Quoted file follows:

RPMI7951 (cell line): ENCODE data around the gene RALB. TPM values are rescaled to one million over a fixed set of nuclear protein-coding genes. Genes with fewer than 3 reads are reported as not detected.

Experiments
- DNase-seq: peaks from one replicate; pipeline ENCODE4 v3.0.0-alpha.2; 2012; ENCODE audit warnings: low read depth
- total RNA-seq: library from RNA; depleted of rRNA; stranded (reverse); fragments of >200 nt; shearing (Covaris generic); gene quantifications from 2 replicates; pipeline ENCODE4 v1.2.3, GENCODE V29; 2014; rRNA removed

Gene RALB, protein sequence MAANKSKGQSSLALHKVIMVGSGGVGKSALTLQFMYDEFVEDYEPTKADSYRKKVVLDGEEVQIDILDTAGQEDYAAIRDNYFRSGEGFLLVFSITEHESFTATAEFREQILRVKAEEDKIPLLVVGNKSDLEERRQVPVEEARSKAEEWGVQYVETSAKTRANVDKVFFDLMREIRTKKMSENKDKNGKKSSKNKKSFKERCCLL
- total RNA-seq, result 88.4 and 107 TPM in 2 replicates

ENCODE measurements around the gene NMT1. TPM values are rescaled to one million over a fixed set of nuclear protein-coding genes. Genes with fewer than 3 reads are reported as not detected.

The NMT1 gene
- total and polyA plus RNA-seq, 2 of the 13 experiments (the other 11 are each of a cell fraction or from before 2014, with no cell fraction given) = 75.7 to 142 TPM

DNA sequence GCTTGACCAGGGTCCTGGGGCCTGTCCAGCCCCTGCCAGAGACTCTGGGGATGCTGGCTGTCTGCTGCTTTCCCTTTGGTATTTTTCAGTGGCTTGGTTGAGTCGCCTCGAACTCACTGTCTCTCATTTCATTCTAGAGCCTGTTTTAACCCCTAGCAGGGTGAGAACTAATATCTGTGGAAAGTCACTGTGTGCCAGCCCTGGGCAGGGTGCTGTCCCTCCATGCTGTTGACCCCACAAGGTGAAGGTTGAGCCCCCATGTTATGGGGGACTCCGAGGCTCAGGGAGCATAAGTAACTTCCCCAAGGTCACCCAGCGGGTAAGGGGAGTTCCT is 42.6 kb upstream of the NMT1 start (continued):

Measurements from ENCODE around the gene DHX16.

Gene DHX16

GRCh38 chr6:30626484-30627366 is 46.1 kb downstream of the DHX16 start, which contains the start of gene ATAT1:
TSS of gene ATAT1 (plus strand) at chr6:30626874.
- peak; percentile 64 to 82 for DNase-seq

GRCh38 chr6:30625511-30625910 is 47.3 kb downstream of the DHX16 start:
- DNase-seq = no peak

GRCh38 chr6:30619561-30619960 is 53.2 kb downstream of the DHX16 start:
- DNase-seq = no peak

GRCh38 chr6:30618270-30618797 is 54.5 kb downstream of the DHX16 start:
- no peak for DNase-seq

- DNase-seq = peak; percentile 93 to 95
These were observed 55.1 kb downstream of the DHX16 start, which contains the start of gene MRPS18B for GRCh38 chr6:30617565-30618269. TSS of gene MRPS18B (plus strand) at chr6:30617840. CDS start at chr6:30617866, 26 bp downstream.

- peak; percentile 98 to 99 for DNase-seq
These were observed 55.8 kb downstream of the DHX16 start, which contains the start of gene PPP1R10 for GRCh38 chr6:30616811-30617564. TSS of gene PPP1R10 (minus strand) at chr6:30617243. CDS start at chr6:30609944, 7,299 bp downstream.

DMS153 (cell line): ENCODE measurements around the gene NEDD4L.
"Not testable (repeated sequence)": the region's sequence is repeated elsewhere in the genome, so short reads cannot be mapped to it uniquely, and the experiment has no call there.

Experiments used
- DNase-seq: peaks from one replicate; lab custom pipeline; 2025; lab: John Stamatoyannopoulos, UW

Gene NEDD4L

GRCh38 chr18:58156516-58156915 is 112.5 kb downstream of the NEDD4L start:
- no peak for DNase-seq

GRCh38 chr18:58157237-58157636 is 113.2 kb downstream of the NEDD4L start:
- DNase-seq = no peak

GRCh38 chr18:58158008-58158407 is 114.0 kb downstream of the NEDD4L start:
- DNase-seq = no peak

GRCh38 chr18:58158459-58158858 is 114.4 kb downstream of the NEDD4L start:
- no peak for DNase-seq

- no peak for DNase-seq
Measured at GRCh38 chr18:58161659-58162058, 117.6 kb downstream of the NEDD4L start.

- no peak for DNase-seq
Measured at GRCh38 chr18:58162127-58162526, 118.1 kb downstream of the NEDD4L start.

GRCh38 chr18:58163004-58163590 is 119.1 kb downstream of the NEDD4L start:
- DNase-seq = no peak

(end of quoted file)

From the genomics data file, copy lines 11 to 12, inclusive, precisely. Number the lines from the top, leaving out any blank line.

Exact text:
Measurements from ENCODE around the gene DHX16.

Gene DHX16